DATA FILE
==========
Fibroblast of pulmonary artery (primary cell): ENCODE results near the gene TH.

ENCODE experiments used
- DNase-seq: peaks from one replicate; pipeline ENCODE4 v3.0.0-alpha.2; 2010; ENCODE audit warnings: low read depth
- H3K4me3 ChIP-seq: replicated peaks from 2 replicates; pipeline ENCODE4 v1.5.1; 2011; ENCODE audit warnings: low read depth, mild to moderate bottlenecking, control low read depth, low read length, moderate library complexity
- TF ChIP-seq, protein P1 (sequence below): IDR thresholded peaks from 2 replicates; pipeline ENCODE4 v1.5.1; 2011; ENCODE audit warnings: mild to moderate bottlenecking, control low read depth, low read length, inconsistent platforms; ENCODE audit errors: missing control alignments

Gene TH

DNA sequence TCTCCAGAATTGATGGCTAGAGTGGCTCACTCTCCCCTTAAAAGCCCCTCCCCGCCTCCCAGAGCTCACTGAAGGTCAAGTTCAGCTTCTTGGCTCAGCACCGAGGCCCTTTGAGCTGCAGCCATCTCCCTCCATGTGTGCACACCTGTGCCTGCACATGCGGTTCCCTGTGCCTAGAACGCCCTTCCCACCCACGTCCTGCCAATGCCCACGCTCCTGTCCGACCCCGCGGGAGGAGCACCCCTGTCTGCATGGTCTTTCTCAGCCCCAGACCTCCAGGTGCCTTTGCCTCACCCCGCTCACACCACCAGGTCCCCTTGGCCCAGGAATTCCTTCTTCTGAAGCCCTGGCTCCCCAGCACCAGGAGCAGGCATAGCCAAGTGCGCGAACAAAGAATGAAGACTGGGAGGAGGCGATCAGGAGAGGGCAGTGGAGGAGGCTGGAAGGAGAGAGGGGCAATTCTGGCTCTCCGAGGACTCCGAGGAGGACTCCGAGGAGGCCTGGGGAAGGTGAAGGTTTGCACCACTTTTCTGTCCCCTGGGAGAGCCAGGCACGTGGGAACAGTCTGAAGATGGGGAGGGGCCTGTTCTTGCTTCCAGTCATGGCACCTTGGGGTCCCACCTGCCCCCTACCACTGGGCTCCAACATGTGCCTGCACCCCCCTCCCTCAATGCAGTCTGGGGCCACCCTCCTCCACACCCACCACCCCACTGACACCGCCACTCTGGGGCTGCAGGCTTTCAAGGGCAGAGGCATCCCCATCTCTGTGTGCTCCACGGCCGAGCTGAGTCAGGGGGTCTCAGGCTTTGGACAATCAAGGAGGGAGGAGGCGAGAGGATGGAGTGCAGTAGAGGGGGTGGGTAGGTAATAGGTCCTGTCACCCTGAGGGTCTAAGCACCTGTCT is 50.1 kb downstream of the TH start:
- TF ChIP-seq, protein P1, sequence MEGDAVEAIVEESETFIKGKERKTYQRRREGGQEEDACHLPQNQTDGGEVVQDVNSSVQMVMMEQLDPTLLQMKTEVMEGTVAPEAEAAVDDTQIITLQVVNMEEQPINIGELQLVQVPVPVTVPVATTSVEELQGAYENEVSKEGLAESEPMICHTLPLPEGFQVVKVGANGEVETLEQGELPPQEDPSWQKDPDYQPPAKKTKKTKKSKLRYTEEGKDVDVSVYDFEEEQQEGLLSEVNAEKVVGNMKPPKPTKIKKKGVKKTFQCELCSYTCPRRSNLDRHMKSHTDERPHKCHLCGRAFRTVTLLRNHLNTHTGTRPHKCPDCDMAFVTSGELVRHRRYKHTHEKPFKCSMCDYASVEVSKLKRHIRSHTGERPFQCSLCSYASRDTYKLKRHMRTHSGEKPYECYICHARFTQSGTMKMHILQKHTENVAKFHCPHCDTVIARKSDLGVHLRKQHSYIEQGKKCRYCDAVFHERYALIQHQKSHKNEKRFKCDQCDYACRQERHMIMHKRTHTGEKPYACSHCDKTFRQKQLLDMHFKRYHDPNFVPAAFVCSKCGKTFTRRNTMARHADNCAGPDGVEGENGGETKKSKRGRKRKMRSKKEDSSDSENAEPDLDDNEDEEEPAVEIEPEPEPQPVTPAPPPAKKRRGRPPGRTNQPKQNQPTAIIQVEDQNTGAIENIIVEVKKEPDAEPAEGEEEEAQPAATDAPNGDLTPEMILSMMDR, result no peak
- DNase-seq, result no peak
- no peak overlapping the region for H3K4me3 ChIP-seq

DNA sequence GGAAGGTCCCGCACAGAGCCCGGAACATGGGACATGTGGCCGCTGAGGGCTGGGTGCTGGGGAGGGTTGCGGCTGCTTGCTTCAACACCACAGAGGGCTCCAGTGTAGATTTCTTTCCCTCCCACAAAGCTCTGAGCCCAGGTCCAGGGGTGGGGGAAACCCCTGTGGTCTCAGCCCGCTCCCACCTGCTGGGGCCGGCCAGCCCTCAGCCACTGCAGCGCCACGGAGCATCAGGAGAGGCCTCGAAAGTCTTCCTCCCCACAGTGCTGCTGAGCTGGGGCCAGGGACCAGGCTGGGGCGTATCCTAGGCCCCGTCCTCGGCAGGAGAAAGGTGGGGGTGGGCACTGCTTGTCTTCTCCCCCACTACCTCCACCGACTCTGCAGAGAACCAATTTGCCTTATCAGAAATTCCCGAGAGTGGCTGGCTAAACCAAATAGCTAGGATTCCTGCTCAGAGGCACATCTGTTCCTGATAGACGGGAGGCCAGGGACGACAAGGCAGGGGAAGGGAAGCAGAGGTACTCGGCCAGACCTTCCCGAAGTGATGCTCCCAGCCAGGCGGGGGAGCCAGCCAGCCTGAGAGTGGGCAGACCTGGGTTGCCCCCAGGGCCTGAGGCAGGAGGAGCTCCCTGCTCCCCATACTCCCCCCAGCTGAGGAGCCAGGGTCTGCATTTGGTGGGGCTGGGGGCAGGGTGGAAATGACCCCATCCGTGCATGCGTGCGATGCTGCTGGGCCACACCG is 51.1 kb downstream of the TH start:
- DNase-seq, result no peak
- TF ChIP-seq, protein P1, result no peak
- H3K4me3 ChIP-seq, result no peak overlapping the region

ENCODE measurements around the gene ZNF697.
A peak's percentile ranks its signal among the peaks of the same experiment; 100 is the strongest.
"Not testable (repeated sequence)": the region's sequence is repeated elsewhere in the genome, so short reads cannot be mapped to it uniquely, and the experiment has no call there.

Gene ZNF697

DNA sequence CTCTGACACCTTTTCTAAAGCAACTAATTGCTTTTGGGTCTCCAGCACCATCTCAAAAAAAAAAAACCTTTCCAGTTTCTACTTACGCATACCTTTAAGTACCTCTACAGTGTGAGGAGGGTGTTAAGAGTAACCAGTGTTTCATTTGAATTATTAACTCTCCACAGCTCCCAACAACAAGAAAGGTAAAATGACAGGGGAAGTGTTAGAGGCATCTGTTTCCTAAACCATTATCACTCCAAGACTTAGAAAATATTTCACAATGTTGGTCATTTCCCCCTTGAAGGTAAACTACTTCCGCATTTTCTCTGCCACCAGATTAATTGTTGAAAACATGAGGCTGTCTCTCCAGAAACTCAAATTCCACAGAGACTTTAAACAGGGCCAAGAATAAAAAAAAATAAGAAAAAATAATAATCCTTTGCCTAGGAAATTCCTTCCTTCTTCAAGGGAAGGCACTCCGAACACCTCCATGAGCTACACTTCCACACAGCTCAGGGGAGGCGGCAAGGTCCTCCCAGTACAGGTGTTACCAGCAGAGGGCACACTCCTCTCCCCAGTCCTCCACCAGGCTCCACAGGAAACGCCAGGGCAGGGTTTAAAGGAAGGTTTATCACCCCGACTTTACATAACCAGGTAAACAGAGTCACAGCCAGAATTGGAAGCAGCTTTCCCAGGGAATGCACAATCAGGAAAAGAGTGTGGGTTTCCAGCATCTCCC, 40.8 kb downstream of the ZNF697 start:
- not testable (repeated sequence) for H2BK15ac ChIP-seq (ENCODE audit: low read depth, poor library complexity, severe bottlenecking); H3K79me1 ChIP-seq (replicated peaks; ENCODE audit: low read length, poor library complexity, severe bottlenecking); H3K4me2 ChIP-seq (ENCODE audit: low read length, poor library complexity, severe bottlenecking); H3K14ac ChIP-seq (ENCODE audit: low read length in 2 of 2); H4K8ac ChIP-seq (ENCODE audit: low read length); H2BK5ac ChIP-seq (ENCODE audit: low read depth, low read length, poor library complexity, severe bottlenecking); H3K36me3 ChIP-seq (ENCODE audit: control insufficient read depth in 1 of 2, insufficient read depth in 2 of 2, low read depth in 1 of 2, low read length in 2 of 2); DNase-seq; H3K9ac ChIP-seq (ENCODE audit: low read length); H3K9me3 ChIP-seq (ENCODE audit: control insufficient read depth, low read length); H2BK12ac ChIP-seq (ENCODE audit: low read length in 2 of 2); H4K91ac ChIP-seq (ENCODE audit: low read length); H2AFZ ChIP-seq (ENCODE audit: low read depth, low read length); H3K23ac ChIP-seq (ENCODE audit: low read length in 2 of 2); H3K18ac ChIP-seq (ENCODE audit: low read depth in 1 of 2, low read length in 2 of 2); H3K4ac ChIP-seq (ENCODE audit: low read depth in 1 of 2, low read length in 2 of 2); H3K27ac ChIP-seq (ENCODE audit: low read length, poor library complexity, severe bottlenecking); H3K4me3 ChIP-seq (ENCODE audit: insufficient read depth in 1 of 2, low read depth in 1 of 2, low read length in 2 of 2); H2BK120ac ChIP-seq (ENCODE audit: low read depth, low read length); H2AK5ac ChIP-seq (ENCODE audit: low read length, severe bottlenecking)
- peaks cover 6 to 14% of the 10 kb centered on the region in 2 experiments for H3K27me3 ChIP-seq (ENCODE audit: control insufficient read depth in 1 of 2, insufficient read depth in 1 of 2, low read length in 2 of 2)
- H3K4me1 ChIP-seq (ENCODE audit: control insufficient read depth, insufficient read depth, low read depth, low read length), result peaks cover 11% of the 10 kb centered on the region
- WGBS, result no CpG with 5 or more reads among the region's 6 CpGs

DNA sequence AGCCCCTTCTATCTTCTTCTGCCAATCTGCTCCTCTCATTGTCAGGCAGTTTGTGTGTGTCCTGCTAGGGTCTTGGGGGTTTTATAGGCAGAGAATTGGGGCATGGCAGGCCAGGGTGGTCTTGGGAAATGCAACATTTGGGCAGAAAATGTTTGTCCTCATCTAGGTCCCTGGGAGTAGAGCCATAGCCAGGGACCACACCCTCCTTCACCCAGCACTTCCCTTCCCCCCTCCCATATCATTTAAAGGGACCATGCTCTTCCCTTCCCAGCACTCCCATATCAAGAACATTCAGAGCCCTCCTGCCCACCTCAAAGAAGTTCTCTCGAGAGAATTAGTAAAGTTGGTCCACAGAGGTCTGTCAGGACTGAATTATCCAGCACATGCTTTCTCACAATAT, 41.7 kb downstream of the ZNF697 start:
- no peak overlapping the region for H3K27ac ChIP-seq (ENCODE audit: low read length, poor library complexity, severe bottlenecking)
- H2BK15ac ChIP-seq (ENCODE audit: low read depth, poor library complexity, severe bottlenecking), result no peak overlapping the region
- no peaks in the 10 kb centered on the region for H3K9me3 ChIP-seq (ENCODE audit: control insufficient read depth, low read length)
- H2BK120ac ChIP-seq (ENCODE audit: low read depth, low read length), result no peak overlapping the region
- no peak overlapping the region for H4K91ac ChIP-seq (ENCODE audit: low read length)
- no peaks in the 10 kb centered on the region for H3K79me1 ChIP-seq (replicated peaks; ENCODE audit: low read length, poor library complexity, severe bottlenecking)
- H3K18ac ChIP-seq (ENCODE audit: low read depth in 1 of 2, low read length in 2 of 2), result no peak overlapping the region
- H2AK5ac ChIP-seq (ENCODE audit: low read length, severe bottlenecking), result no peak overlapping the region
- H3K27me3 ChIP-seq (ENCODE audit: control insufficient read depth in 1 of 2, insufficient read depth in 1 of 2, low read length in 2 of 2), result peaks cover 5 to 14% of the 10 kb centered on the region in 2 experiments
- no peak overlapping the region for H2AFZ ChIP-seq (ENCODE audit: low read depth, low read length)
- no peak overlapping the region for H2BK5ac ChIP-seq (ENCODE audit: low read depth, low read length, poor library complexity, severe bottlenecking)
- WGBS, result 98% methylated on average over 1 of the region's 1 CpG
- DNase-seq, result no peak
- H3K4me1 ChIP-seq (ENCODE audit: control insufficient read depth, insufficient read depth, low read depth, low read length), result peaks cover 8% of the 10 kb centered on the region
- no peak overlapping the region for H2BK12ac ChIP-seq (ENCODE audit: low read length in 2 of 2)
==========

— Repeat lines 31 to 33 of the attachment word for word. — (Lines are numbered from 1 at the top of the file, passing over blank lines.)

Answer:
- H3K18ac ChIP-seq (ENCODE audit: low read depth in 1 of 2, low read length in 2 of 2), result no peak overlapping the region
- H2AK5ac ChIP-seq (ENCODE audit: low read length, severe bottlenecking), result no peak overlapping the region
- H3K27me3 ChIP-seq (ENCODE audit: control insufficient read depth in 1 of 2, insufficient read depth in 1 of 2, low read length in 2 of 2), result peaks cover 5 to 14% of the 10 kb centered on the region in 2 experiments